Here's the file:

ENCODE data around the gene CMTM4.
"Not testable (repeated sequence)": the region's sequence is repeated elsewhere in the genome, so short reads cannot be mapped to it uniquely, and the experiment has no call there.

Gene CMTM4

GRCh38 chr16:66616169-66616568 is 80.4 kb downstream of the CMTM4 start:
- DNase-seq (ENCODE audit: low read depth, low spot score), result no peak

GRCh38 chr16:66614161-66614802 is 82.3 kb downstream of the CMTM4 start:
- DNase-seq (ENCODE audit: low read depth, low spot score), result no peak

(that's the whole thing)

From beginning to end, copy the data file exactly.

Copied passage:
ENCODE data around the gene CMTM4.
"Not testable (repeated sequence)": the region's sequence is repeated elsewhere in the genome, so short reads cannot be mapped to it uniquely, and the experiment has no call there.

Gene CMTM4

GRCh38 chr16:66616169-66616568 is 80.4 kb downstream of the CMTM4 start:
- DNase-seq (ENCODE audit: low read depth, low spot score), result no peak

GRCh38 chr16:66614161-66614802 is 82.3 kb downstream of the CMTM4 start:
- DNase-seq (ENCODE audit: low read depth, low spot score), result no peak